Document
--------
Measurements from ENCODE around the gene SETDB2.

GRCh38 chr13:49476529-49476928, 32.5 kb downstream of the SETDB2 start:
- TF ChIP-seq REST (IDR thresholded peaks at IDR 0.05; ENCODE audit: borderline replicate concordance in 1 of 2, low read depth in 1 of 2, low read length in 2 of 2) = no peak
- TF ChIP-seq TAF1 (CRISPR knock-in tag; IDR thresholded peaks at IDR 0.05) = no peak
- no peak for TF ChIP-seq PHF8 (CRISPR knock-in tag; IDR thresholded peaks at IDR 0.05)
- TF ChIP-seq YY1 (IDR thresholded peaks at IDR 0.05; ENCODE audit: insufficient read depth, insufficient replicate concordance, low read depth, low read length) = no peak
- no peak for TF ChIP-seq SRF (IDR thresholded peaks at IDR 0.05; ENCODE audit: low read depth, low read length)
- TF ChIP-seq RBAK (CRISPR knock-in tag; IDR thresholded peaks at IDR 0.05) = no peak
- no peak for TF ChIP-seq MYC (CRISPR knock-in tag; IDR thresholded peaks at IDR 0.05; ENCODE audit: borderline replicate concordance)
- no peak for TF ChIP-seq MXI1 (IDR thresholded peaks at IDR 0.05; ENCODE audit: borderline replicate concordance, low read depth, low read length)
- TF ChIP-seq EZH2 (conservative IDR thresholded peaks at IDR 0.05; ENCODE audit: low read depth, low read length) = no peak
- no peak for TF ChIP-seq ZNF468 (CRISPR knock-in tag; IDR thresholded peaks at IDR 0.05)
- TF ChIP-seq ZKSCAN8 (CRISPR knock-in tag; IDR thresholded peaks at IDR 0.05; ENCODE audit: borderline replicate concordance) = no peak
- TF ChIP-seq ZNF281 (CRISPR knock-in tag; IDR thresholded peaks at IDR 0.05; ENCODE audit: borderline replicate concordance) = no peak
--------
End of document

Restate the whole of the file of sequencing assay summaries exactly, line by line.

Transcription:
Measurements from ENCODE around the gene SETDB2.

GRCh38 chr13:49476529-49476928, 32.5 kb downstream of the SETDB2 start:
- TF ChIP-seq REST (IDR thresholded peaks at IDR 0.05; ENCODE audit: borderline replicate concordance in 1 of 2, low read depth in 1 of 2, low read length in 2 of 2) = no peak
- TF ChIP-seq TAF1 (CRISPR knock-in tag; IDR thresholded peaks at IDR 0.05) = no peak
- no peak for TF ChIP-seq PHF8 (CRISPR knock-in tag; IDR thresholded peaks at IDR 0.05)
- TF ChIP-seq YY1 (IDR thresholded peaks at IDR 0.05; ENCODE audit: insufficient read depth, insufficient replicate concordance, low read depth, low read length) = no peak
- no peak for TF ChIP-seq SRF (IDR thresholded peaks at IDR 0.05; ENCODE audit: low read depth, low read length)
- TF ChIP-seq RBAK (CRISPR knock-in tag; IDR thresholded peaks at IDR 0.05) = no peak
- no peak for TF ChIP-seq MYC (CRISPR knock-in tag; IDR thresholded peaks at IDR 0.05; ENCODE audit: borderline replicate concordance)
- no peak for TF ChIP-seq MXI1 (IDR thresholded peaks at IDR 0.05; ENCODE audit: borderline replicate concordance, low read depth, low read length)
- TF ChIP-seq EZH2 (conservative IDR thresholded peaks at IDR 0.05; ENCODE audit: low read depth, low read length) = no peak
- no peak for TF ChIP-seq ZNF468 (CRISPR knock-in tag; IDR thresholded peaks at IDR 0.05)
- TF ChIP-seq ZKSCAN8 (CRISPR knock-in tag; IDR thresholded peaks at IDR 0.05; ENCODE audit: borderline replicate concordance) = no peak
- TF ChIP-seq ZNF281 (CRISPR knock-in tag; IDR thresholded peaks at IDR 0.05; ENCODE audit: borderline replicate concordance) = no peak